The problem with working full-time and managing a side-hustle is if holding a safe corporate job inhibits you from taking any further risks or trying new things outside of work. We all know people who continue working jobs they hate while doing nothing about it because they’re complacent with their steady paycheck. I experienced this through a drop in dedication on my side projects immediately after I began work (although I’d like to think I’ve picked it back up now).  All else equal, the person with the job providing a steady income is going to work less hard on his time off than the entrepreneur who has to work just to pay the bills. This increase in risk-aversion can be profoundly  negative to future success. As late billionaire Felix Dennis said, the ability to live with and embrace risks is what sets apart the financial winners and losers in the world.

So the way around this complacency is to view your full-time job as a means to an end, rather than a permanent position. This doesn’t mean you can slack off at work. Ideally you’d work as hard as you can in your job, and then work just as hard at home (I’ve found that laziness has a way of easily seeping into everything you do, so it’s best to be avoided in general). But the idea is to one day have the freedom to quit the job and work full-time on your side-hustle-turned primary business.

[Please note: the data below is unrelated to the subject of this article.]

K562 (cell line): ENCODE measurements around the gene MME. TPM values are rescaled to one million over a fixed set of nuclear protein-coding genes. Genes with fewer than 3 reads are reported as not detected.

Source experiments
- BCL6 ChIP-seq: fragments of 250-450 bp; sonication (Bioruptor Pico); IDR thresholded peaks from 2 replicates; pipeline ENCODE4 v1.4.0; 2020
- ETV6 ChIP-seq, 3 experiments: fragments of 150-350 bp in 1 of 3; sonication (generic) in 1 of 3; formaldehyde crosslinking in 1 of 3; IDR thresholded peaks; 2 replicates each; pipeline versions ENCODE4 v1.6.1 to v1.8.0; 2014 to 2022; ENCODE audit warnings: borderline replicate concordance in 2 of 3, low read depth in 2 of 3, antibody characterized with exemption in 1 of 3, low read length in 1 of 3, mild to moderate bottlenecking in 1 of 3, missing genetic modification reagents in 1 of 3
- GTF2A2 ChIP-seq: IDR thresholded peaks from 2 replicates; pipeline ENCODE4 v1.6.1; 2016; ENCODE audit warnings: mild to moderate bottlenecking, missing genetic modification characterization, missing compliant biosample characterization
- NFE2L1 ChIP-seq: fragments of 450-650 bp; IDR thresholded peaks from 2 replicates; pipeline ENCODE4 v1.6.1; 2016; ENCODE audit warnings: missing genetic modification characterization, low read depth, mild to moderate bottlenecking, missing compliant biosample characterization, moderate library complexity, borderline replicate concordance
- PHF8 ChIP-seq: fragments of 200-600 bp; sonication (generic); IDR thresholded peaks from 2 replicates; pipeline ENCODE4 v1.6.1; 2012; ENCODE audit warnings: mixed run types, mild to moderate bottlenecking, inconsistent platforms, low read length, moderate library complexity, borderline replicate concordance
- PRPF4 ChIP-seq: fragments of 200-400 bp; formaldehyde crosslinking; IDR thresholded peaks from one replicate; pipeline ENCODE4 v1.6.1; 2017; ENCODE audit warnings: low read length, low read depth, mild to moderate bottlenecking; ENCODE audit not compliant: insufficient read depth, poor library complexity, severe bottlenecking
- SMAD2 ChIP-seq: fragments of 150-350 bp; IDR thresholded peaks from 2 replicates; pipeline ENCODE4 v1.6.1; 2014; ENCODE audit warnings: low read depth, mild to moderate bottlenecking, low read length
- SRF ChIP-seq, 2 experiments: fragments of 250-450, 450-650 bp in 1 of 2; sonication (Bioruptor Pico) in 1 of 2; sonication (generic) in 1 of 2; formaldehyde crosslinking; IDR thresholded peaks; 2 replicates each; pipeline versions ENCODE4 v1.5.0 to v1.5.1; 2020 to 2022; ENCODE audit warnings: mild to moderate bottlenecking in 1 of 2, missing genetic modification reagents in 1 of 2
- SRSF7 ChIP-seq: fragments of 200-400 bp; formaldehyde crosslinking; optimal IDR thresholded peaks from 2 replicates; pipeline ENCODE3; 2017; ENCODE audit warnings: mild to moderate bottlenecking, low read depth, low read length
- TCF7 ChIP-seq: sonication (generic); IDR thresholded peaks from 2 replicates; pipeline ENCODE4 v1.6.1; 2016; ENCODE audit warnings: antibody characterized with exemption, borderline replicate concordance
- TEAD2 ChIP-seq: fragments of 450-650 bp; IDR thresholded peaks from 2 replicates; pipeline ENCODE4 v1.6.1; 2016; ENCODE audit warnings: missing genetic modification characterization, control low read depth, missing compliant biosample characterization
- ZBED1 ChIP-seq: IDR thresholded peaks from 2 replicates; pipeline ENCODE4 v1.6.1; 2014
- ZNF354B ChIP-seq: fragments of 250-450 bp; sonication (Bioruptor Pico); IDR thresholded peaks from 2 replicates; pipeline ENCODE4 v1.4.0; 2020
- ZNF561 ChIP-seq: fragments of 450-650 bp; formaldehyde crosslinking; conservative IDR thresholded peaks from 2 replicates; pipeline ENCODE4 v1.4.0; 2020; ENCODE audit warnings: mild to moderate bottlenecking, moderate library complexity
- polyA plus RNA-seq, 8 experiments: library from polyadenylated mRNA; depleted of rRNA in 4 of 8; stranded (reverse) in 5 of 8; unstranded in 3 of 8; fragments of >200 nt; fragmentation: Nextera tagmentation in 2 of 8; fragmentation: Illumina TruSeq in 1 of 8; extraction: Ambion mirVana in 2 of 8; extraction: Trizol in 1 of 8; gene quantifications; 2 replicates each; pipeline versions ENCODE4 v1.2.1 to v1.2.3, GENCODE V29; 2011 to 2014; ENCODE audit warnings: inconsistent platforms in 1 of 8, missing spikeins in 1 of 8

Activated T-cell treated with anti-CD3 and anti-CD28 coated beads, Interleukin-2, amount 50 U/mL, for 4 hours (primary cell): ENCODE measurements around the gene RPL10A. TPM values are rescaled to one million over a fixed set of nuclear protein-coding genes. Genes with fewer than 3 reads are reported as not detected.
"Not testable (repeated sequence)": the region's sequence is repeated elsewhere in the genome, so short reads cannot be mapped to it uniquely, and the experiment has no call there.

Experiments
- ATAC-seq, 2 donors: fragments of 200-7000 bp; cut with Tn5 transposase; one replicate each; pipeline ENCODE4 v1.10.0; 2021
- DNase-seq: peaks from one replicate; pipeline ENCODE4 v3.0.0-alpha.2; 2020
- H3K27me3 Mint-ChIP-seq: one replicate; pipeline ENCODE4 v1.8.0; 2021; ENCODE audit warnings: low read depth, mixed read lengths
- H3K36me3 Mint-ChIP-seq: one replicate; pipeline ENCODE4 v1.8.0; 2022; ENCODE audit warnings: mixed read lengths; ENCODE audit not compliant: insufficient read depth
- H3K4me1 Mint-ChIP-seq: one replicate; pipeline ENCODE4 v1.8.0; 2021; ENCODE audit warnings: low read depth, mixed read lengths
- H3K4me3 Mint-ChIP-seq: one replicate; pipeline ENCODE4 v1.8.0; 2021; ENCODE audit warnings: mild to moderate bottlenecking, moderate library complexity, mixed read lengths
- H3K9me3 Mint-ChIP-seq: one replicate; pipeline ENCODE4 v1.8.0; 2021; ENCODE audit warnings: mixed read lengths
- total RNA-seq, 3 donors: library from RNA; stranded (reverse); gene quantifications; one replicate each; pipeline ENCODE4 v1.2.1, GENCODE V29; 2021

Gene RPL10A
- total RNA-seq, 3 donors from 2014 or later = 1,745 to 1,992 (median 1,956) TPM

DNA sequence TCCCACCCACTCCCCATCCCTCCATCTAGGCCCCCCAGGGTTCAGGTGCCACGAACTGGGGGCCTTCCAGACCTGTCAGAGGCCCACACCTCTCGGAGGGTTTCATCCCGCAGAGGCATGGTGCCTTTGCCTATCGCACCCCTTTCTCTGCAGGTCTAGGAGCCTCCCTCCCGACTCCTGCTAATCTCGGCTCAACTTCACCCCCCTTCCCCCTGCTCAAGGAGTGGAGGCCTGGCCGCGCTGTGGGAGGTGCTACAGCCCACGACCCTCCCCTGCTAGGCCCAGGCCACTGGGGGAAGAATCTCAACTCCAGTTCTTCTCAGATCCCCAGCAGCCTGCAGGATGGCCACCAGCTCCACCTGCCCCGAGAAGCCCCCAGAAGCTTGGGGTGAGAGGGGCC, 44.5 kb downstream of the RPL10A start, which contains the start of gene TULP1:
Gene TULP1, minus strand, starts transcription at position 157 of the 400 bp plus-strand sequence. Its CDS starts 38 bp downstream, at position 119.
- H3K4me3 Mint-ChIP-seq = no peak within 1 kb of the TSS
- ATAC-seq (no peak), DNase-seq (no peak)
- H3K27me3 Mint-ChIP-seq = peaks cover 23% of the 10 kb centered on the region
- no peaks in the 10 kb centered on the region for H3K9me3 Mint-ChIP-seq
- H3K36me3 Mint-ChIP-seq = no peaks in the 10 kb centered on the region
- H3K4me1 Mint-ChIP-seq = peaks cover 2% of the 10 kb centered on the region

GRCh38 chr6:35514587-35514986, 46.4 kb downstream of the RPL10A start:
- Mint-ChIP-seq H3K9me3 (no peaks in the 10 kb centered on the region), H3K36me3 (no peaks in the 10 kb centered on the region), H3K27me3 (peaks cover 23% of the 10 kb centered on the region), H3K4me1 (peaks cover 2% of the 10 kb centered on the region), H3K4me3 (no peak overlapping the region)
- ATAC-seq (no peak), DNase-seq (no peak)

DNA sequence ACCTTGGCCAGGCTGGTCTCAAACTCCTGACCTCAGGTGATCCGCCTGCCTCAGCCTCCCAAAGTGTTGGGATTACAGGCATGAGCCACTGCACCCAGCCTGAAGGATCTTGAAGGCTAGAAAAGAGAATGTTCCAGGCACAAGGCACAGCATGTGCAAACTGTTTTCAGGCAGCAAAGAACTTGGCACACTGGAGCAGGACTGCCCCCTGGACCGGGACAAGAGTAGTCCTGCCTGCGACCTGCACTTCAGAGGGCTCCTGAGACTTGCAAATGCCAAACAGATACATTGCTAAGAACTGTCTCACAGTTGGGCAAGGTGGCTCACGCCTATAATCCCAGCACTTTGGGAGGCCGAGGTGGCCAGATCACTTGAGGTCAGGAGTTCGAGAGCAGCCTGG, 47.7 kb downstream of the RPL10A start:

This approach will essentially require you to work two jobs, resulting in 60-80+ hour weeks. This is what it’ll take if you want financial freedom though. Nobody ever gets rich working forty hours a week. Nobody ever gets rich complaining they don’t have time or don’t feel like working after a long day. While everyone else heads home from their 9-5 and turns on Netflix, people like Anon spend their nights coding side projects and closing real estate deals.

It’s a great story of hustle and one worth emulating.

Writing Should Be Personal

For a long time, I’ve struggled to write anything too personal because I was afraid of the consequences of doing so. What if someone I know reads this? What if my boss finds out? I avoided publishing any of these posts, or when I did, I distorted them in a way that reflected positively on me.